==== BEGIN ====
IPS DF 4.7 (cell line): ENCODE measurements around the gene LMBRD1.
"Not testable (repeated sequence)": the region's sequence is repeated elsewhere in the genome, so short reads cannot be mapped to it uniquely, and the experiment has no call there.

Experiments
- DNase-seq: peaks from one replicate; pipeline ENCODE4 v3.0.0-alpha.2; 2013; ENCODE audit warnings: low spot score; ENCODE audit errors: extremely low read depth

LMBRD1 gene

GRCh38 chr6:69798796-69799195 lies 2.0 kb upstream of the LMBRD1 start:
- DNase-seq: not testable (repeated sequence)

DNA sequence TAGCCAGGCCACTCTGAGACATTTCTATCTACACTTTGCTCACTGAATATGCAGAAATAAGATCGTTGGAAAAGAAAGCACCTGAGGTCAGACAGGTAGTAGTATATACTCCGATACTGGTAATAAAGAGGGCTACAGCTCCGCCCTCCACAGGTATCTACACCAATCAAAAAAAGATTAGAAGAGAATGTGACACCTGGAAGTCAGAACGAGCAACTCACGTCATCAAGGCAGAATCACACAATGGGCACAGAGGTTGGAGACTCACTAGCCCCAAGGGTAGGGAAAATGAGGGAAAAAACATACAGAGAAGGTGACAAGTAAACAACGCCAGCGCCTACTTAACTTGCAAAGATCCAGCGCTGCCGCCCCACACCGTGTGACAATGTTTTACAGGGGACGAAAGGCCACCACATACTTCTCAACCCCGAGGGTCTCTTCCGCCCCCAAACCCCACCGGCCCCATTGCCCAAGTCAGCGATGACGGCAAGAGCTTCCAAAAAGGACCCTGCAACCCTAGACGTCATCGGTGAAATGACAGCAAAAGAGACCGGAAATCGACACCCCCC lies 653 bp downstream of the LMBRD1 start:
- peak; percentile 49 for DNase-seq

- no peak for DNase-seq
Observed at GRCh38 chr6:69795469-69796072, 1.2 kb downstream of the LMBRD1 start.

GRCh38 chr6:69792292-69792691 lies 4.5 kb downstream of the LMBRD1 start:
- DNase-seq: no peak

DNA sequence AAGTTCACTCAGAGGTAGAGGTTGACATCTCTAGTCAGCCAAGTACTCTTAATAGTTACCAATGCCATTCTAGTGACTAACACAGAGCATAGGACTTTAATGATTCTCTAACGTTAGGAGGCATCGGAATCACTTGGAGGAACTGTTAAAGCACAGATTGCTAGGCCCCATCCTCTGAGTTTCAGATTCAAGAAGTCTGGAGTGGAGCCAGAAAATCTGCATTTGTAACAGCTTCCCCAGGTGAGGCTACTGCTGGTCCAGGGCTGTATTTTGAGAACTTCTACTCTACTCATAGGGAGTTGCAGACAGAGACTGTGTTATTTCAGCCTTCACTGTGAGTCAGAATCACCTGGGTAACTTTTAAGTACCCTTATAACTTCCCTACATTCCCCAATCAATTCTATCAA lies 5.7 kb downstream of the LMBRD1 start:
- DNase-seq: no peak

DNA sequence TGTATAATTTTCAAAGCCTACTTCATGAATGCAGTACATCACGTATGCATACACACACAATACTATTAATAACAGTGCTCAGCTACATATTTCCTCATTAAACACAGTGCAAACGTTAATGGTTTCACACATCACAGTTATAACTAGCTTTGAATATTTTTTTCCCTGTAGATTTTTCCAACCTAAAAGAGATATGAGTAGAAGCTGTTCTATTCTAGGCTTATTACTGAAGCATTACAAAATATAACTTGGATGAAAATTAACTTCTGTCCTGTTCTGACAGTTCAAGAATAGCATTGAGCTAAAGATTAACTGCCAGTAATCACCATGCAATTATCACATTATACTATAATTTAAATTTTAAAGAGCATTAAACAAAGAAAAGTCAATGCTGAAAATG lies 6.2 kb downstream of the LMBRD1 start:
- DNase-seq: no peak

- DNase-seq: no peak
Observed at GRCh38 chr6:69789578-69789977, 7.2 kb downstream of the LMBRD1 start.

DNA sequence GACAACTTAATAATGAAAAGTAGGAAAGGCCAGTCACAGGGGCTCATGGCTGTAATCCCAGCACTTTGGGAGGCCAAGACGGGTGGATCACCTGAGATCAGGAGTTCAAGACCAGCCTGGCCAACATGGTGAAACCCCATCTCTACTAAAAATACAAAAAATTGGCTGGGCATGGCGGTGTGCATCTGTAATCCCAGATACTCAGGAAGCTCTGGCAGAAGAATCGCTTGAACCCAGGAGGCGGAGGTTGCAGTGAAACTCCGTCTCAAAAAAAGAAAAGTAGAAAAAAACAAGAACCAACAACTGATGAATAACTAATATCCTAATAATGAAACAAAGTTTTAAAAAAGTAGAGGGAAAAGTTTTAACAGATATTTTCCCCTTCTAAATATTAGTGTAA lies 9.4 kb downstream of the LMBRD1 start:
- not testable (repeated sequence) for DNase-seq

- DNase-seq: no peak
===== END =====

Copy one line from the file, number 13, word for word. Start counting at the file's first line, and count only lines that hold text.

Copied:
- DNase-seq: no peak